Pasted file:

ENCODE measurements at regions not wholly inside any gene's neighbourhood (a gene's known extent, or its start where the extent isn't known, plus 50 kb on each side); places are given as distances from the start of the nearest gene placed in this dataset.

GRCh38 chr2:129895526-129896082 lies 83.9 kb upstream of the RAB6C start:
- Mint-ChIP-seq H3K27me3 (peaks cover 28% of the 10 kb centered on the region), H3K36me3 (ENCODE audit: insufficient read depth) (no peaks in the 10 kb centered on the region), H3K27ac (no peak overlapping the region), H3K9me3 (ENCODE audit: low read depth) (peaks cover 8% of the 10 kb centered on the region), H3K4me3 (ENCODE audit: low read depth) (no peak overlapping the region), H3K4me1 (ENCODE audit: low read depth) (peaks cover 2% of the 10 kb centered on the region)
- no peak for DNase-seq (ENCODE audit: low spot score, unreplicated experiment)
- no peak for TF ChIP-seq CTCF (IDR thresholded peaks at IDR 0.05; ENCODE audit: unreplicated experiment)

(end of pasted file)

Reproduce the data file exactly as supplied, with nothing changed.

ENCODE measurements at regions not wholly inside any gene's neighbourhood (a gene's known extent, or its start where the extent isn't known, plus 50 kb on each side); places are given as distances from the start of the nearest gene placed in this dataset.

GRCh38 chr2:129895526-129896082 lies 83.9 kb upstream of the RAB6C start:
- Mint-ChIP-seq H3K27me3 (peaks cover 28% of the 10 kb centered on the region), H3K36me3 (ENCODE audit: insufficient read depth) (no peaks in the 10 kb centered on the region), H3K27ac (no peak overlapping the region), H3K9me3 (ENCODE audit: low read depth) (peaks cover 8% of the 10 kb centered on the region), H3K4me3 (ENCODE audit: low read depth) (no peak overlapping the region), H3K4me1 (ENCODE audit: low read depth) (peaks cover 2% of the 10 kb centered on the region)
- no peak for DNase-seq (ENCODE audit: low spot score, unreplicated experiment)
- no peak for TF ChIP-seq CTCF (IDR thresholded peaks at IDR 0.05; ENCODE audit: unreplicated experiment)